I loved playing with the Spirograph drawing toy as a kid.
The mesmerizing shapes that a Spirograph makes are called hypotrochoids, which have some interesting mathematical properties.
I decided to design my own hypotrochoid-drawing-machine toy as one of my first lasercutter projects at Ace Monster Toys.  I'll describe the process here, and maybe it will inspire you to design your own!

You need:
  • a spreadsheet (such as in Microsoft Excel, Open Office Calc, or in Google Docs)
  • Inkscape (open source)
  • a laser cutter
  • 1/8" acrylic
  • pencils or pens
  • paper

Step 1: Choose some ring and gear sizes

The number of teeth on the outer ring and the inner gear determine the number of "points" on the resulting full drawing. When setting out to design a spirograph, I first fiddled around with a few different size rings and gears.  I found that, for a given ring and gear size, the number of "points" can be determined by taking the least common multiple (LCM) of the number of teeth on each of the two elements (ring and gear), and dividing it by the number of teeth on the gear.*  

Using this equation you can make a spreadsheet with columns as ring sizes and rows as gear sizes to help you choose the numbers of teeth for the elements of your toy.

Excel has a function for least common multiple, and thus it's easy to write a formula this purpose:


where B1 contains the number of teeth in the outer ring and A2 contains the number of teeth on the gear; see the screenshot.  

...Or just download the Excel file below.

As you might expect, for rings with a prime number of teeth, the number of points is always that number.  For gears which have a prime number of teeth, they result in designs with a number of points equal to the number of teeth in the ring.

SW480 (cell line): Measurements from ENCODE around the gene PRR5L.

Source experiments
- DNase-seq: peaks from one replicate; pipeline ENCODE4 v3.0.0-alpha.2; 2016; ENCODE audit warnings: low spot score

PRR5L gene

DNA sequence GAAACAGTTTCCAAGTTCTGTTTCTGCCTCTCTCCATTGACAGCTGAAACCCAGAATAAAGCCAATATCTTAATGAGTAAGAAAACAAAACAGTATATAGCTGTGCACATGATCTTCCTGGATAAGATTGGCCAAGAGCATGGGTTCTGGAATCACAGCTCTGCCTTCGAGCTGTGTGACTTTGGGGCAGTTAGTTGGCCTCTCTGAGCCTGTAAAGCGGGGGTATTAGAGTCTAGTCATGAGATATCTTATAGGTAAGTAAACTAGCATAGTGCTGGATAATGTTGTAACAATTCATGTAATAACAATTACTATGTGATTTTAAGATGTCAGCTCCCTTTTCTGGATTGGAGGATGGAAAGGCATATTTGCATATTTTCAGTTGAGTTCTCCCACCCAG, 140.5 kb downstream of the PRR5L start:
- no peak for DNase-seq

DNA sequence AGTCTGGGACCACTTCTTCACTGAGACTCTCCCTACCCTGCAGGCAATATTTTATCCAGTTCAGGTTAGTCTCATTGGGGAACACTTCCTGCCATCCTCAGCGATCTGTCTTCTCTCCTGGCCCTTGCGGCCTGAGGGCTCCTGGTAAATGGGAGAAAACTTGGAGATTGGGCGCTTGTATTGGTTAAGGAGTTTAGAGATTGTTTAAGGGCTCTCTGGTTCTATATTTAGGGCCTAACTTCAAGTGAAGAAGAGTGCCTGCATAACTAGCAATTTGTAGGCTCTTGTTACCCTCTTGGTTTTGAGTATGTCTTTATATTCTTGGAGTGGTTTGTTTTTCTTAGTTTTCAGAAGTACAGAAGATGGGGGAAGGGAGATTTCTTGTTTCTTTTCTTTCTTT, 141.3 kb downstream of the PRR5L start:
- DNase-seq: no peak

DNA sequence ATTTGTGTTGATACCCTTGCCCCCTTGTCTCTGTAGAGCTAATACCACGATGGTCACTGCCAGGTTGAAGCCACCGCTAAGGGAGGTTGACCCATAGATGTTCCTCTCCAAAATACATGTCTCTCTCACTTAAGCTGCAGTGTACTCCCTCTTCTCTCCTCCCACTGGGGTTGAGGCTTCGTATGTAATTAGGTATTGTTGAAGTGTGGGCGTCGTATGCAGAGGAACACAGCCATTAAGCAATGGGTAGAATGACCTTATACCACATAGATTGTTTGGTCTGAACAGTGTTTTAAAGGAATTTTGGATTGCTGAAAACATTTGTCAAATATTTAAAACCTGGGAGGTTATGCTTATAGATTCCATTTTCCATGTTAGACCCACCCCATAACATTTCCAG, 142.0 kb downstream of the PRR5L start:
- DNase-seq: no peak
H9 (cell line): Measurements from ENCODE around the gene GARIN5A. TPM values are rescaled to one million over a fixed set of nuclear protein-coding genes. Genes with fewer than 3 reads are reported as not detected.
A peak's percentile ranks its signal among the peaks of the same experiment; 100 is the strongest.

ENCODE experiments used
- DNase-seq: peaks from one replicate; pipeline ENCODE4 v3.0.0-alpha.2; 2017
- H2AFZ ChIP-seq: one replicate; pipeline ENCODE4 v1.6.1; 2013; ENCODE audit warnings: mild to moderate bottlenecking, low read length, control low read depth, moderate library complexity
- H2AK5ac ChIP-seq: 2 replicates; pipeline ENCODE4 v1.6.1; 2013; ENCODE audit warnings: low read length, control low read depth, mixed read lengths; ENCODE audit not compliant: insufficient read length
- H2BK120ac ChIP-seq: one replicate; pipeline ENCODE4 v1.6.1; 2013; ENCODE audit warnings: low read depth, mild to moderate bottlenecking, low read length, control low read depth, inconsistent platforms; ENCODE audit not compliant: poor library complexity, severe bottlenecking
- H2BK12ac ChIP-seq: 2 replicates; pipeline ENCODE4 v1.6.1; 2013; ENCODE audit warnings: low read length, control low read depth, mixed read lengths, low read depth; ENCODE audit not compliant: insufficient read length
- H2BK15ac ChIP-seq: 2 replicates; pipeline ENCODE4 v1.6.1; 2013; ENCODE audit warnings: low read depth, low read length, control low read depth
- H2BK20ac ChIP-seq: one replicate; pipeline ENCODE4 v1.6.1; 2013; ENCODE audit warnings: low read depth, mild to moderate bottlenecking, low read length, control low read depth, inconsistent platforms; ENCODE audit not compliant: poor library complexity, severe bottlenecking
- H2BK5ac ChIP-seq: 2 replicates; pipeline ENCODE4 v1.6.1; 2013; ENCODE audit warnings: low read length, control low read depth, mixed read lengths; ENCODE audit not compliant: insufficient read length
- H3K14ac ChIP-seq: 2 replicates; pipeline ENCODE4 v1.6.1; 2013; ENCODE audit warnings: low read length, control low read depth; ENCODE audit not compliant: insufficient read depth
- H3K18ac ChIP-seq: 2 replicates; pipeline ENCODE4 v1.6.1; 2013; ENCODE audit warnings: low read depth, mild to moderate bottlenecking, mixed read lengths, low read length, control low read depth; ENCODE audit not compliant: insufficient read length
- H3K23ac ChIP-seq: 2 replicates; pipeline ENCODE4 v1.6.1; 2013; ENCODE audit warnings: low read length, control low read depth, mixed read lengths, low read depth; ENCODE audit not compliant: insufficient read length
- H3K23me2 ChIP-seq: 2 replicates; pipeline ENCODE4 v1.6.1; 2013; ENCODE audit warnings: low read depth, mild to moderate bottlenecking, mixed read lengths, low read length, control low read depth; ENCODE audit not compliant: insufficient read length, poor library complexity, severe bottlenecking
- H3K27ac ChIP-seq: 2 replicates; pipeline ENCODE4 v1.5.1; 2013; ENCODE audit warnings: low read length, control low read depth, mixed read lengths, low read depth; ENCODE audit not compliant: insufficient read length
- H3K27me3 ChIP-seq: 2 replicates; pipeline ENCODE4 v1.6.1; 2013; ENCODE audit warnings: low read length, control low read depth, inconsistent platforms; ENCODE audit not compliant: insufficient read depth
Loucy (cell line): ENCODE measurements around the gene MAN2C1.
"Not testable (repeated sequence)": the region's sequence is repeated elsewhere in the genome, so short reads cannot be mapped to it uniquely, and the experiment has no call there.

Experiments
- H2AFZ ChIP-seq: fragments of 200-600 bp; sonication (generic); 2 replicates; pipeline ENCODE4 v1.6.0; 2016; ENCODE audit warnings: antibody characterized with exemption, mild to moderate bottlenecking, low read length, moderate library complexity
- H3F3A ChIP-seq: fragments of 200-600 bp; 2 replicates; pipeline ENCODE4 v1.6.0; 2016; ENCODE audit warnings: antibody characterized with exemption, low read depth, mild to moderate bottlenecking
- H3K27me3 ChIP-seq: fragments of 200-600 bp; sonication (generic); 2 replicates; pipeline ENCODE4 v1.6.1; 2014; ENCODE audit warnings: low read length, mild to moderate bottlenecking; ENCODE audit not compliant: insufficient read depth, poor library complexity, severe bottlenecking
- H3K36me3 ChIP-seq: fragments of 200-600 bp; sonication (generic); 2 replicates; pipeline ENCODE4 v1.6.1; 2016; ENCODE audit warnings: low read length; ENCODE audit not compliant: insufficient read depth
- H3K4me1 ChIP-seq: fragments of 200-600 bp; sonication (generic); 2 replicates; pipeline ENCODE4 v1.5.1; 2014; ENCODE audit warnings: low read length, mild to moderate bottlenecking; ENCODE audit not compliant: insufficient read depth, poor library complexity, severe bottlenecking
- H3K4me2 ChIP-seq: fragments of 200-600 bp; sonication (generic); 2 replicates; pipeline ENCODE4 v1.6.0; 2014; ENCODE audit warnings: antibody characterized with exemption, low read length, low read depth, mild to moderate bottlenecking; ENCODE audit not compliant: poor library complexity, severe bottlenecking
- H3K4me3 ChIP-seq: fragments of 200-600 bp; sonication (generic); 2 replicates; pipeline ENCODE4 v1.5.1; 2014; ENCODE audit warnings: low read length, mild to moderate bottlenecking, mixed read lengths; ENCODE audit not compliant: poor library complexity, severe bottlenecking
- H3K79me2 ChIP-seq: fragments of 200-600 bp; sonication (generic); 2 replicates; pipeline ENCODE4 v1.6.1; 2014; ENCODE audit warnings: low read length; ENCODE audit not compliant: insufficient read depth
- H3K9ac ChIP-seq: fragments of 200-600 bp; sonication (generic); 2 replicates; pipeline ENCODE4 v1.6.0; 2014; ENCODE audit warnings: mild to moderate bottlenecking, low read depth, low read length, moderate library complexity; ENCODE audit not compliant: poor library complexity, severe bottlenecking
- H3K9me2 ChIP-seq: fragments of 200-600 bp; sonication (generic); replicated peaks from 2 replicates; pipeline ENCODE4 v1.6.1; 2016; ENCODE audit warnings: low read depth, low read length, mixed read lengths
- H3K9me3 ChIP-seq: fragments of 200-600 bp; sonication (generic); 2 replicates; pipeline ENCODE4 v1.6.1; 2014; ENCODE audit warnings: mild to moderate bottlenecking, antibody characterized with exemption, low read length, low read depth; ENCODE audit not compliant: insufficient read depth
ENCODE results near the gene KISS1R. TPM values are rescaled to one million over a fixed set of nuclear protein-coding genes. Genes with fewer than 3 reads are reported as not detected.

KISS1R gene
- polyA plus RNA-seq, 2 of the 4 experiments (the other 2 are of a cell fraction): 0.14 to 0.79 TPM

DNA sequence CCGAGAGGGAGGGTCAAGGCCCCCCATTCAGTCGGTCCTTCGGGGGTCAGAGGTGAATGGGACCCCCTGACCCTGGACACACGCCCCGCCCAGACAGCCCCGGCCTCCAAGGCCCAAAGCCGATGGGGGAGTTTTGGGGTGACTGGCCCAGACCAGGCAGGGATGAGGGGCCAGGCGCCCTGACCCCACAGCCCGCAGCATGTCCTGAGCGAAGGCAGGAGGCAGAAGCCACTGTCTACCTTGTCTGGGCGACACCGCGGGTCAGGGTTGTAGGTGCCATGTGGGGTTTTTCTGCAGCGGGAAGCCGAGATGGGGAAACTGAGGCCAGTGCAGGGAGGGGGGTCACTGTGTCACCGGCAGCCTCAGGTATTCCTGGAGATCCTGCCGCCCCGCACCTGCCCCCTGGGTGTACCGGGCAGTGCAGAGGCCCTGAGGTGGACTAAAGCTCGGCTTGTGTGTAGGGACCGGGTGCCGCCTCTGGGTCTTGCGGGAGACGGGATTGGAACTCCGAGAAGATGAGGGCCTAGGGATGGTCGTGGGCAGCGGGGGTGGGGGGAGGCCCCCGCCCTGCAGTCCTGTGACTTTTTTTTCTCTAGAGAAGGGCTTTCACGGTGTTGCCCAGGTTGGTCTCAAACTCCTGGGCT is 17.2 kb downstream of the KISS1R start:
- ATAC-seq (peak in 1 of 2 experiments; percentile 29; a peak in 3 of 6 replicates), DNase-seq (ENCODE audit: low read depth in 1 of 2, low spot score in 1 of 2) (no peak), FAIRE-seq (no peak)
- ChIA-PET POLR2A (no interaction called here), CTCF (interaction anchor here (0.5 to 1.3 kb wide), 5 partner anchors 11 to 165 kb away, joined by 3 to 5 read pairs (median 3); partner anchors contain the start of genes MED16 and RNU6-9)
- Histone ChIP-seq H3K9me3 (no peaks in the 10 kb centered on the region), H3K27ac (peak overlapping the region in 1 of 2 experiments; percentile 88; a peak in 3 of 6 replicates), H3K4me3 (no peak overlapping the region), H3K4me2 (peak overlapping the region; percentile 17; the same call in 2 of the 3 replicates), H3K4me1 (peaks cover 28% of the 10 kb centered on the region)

* Perhaps this value has another name, but I'm no mathematician; please let me know if there's a more simple name.
Thanks for th Excel-Formula! I can use that one for a COMPLETELY other field (work) :)
Just curious, for what?
deep inside a formula to check for correlations of problems with a product vs the used lot's of materials to build the product.
Yepp. :) I am an Investigation Engineer for a company which develops and builds medical-technical products.
Pretty cool maiden Instructable! Keep it up :-)
Thank you!
<p>What diameter did you make the holes for the pens/pencils?</p>
<p>I suggest trial and error. But you can also refer to the .dxf attached in step 3. The holes in there work with most pens an pencils, but I do remember that they were too small for some ball point pens.</p>
<p>We just laser cutted it! The kids will love it! Thanks for the idea</p>
<p>Nice! I like your organic design.</p>
<p>Cool! The design reminds me of an etch-a-sketch! I loved those things!</p>
<p>So nice! I&acute;m about to do it thanks!</p>
<p>I loved these things when I was a kid! It never occurred to me that I now have the power to create my own! &lt;3</p>
Great Job !! Brings back childhood memories of my playtime. And Thanks for Inkscape, I'm going to install it later today.
oh nostalgia, i haven't seen one of these in ages.

About This Instructable




Bio: scientist, educator, maker, and member of Ace Monster Toys
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